Encourage the Client
PTSD is a complicated disorder full of ups and downs. The job of the yoga instructor is to provide gentle reassurance and encouragement when the client feels helpless. Gently guide them in meditation and breathing sessions to show the benefits breathing can provide. Encourage the client to focus on the positive aspects of his or her life instead of focusing on the anxiety and fear associated with the incurred trauma.
Provide a Whole Body Workout
Unless the client wants to focus on a specific body area, design a routine that will energize and invigorate the entire body. Teach simple flows like the sun salutation, moon salutation, or the warrior series that can flow smoothly into each other. The client will have to focus on breathing and movement throughout the yoga session. Pepper some reflection and rest time into the routine by using a child’s pose or another comfort-inducing pose. Encourage the client to feel gratitude for the present moment as he or she feels the sensations of the workout flow through the body.
When teaching yoga sessions for PTSD, it’s important to focus on specialist group classes. This means that the classes are designed specifically for people who have PTSD. The goal is to help them manage their symptoms and learn how to cope with their condition. In these classes, the instructors will use breathing exercises and relaxation techniques. Yoga classes play an important role in helping people with PTSD. In addition to the physical benefits of yoga, the classes can provide a sense of community and support. They can also help people feel more comfortable in their bodies and develop greater self-awareness.
Yoga Classes with Veterans in Mind
Depending on where you live, there may be Yoga classes specific for veterans with PTSD that can help them feel more comfortable. In these classes, the students are taught to focus on their breath and use props if needed. The students are also encouraged to modify the poses to what feels best for their bodies. These classes aim to help the veterans feel more relaxed and release any tension they may be holding in their bodies.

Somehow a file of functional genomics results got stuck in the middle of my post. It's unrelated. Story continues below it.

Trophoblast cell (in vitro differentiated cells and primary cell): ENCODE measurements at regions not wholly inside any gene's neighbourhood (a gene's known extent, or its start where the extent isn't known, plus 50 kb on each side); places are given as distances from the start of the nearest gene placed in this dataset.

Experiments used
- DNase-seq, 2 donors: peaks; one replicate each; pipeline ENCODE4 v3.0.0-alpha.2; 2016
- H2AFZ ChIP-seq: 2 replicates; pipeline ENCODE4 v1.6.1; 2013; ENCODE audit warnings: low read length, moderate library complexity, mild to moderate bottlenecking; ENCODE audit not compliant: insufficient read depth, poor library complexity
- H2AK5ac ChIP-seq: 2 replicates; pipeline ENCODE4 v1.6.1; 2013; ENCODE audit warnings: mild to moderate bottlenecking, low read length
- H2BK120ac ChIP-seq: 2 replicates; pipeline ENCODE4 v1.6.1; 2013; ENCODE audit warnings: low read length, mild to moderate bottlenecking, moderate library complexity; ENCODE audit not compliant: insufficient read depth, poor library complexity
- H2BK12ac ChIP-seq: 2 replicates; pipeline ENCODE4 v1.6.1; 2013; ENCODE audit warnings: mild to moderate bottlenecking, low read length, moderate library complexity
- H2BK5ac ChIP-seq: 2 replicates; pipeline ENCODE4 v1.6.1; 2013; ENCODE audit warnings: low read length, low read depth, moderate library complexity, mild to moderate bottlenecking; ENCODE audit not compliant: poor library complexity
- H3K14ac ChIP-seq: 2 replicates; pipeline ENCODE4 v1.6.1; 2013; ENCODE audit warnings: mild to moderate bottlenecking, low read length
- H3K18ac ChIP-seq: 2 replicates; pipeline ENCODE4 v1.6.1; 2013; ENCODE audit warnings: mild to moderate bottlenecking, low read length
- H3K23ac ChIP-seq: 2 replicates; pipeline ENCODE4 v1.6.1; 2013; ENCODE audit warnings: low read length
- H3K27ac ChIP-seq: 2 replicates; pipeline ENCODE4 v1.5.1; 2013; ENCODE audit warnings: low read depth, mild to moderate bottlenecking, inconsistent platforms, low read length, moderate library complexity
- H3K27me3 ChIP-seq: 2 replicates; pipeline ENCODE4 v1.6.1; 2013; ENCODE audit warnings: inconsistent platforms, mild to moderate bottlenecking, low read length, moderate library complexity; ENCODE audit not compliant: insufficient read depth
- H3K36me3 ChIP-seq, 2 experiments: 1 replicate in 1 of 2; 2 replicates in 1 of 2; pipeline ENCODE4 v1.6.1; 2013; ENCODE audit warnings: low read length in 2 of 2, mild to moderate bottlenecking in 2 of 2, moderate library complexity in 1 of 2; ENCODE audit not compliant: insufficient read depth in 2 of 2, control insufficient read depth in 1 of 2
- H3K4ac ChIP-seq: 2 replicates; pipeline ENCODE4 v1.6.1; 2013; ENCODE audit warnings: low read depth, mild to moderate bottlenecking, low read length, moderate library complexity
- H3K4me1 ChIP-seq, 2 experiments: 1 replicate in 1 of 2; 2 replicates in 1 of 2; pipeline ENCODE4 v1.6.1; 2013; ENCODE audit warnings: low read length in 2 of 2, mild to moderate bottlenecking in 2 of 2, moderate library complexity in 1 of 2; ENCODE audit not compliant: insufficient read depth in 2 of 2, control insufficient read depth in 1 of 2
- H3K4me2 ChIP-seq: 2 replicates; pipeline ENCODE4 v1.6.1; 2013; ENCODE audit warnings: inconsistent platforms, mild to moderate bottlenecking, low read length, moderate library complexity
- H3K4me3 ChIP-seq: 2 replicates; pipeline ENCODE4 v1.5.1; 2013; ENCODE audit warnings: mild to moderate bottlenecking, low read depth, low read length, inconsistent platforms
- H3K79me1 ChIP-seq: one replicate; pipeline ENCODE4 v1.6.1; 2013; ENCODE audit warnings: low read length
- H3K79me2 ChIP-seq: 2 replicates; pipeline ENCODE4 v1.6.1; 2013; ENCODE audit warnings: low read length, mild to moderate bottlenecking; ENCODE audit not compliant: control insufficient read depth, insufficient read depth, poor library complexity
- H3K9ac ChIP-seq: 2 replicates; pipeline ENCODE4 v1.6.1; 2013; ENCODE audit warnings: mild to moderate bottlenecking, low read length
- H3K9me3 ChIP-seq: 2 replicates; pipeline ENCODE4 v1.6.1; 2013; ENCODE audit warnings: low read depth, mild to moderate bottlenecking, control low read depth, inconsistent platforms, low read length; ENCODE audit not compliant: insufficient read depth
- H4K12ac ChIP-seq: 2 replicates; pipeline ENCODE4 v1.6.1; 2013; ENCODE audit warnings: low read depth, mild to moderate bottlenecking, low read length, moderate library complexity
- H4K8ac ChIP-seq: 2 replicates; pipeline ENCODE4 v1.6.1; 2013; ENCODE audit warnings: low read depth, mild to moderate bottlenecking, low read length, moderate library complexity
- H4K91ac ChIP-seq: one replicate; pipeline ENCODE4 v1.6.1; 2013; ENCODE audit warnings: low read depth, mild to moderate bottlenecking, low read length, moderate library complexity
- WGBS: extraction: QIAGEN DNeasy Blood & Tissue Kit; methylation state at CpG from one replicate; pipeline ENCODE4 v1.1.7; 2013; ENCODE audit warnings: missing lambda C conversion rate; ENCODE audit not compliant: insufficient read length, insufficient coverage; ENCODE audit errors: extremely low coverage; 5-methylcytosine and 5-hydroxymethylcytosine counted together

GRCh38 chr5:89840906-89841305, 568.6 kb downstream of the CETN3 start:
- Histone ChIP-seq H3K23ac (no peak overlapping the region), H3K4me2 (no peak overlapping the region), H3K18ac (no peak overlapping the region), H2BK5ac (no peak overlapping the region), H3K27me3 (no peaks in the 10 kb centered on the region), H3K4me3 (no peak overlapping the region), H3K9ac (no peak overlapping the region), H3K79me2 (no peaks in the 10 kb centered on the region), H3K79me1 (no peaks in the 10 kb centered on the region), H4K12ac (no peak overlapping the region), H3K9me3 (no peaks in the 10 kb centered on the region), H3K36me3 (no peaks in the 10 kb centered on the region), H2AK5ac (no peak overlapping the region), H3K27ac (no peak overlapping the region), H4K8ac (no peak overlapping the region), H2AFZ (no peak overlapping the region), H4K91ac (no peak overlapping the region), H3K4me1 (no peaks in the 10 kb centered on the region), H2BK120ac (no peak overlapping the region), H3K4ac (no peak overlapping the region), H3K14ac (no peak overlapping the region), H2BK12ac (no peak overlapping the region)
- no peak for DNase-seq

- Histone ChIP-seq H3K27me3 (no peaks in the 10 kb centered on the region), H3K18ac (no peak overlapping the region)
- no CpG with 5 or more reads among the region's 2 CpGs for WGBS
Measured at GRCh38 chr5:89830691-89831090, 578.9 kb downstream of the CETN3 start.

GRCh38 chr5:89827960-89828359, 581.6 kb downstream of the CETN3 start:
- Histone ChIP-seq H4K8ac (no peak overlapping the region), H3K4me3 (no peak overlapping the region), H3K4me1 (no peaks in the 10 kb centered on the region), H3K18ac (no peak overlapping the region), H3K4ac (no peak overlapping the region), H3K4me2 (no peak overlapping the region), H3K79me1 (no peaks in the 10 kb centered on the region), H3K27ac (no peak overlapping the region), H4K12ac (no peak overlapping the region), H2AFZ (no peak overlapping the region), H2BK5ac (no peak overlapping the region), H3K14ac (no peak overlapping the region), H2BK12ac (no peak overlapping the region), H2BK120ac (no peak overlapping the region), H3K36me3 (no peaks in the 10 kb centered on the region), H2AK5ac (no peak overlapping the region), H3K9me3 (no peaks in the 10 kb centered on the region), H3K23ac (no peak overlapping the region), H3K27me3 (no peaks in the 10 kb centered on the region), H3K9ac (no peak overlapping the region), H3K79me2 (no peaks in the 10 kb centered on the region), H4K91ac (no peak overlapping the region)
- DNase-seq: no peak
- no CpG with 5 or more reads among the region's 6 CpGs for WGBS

Creating a Haven for All Students
To teach yoga sessions for PTSD, respecting each student’s privacy is important. The students may not want to share their experiences with the class, and that’s okay. Creating a safe and welcoming environment where the students feel comfortable and respected is important. The teacher should also be aware of triggers that could cause a negative reaction in the students. It is also important not to touch students without their consent. Instead, focus on providing a safe and welcoming environment where students can feel comfortable practicing yoga.
© Copyright – Aura Wellness Center – Publications Division
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3 thoughts on “Teaching Yoga Sessions for PTSD”
I’m a yoga teacher and Buddhist student; for me, it´s very interesting to teach; I will need more information about this.